Note that the “fall” may be a fall into trouble, calamity or catastrophe or it may be a fall into serious moral sin. The fall might be occasioned by the loss of a job, a health problem, the breakup of a marriage, the end of a friendship, bankruptcy, or any sort of personal crisis that causes the loss of your reputation. Or it could be moral sin, a series of foolish choices that led you in a wrong direction so that you hurt your walk with God and hurt those around you as well. Sometimes the “fall” of circumstances causes a “fall” into bitterness, substance abuse, anger, rage, abusive speech, foolish decisions, lust, adultery, or other sinful action.

The Bible repeatedly shows how easily this can happen to even the best people. The Bible tells us the whole truth about human nature. We see men and women who are faithful one day and fickle the next. We see Peter boasting, and then he is busted by his own sin. We see worship mixed with worry, courage followed by cowardice, faith matched with doubt, generosity followed by greed, kindness overcome by arrogance. We learn that strong people sometimes do very stupid things. Saints often act like sinners.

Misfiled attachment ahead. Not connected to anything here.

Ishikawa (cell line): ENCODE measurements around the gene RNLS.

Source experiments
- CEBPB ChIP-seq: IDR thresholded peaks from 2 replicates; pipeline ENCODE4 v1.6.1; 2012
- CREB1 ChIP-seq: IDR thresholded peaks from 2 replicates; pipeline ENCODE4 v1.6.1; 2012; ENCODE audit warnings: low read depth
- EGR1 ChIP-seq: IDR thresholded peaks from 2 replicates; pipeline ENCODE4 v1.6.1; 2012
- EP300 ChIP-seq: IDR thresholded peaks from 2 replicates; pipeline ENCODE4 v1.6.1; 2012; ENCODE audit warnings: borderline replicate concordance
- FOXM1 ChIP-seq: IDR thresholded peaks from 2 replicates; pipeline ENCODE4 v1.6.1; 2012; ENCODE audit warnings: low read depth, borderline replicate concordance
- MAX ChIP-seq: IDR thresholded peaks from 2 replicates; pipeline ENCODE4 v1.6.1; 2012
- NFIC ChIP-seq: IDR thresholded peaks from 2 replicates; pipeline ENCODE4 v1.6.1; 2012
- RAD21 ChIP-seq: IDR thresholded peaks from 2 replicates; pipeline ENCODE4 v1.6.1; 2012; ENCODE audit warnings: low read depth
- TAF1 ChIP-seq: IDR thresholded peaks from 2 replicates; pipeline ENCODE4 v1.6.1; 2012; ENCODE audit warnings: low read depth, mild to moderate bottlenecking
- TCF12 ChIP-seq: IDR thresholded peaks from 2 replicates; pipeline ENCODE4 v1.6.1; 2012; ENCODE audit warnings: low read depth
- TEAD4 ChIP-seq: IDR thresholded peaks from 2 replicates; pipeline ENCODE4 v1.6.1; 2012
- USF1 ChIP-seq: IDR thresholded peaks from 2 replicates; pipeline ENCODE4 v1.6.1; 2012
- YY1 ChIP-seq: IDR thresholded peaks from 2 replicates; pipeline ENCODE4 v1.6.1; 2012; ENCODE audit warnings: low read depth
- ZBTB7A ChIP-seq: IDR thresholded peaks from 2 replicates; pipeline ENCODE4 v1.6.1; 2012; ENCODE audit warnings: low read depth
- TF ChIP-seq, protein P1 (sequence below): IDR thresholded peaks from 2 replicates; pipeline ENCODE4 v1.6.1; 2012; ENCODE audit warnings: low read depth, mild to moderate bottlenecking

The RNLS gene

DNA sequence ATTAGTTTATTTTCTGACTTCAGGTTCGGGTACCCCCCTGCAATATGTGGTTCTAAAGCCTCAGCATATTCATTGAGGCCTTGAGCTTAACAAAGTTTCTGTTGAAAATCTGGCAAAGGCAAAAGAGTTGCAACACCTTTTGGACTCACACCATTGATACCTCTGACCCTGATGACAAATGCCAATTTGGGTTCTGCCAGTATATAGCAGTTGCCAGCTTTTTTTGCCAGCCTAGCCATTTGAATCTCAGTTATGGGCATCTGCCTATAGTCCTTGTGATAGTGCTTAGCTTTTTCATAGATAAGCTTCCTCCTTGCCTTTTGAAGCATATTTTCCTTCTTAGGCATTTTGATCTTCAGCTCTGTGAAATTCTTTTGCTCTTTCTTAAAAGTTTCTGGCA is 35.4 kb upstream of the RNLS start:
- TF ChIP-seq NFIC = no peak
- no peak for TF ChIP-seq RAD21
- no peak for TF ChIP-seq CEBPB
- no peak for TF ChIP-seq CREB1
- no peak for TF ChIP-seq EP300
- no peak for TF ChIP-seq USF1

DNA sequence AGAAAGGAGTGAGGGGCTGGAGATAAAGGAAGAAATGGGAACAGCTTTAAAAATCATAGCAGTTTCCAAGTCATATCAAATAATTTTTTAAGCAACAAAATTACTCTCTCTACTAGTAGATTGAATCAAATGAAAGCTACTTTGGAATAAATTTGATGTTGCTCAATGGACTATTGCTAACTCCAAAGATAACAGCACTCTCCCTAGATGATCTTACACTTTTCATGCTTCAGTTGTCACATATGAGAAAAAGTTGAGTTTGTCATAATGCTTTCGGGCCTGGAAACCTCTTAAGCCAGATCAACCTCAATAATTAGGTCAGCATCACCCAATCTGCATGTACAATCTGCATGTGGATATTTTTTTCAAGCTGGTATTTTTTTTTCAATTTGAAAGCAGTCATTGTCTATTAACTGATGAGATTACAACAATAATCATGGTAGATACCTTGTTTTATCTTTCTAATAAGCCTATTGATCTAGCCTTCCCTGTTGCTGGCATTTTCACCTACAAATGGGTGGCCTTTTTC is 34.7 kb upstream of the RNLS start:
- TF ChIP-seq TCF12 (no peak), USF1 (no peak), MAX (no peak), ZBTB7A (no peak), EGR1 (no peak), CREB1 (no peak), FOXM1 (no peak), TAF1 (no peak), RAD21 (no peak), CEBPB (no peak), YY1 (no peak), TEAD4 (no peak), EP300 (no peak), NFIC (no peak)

Thus Noah built an ark to save his family, and when the flood was over, he got drunk and exposed himself to his sons. By faith Abraham left Ur of the Chaldees, following God’s call to the Promised Land. When he got there, he lied about his wife Sarah—not once, but twice! Before Moses led the children of Israel out of Egypt, he killed an Egyptian and tried to cover up the evidence. After David wrote, “The Lord is my shepherd,” he committed adultery with Bathsheba and had Uriah the Hittite murdered in a vain attempt to cover his sin. Then there is Peter, the man with the “foot-shaped mouth.” On one hand, he has the courage to declare to Jesus, “You are the Christ, the Son of the Living God.” But how little he knows himself. In the Upper Room, he boastfully declares that even if everyone else falls away, he will never fall away. But the bold apostle soon turned to butter. When confronted by a teenage girl around a campfire, he lost his nerve, began to swear like the fisherman he was, and three times denied the Lord.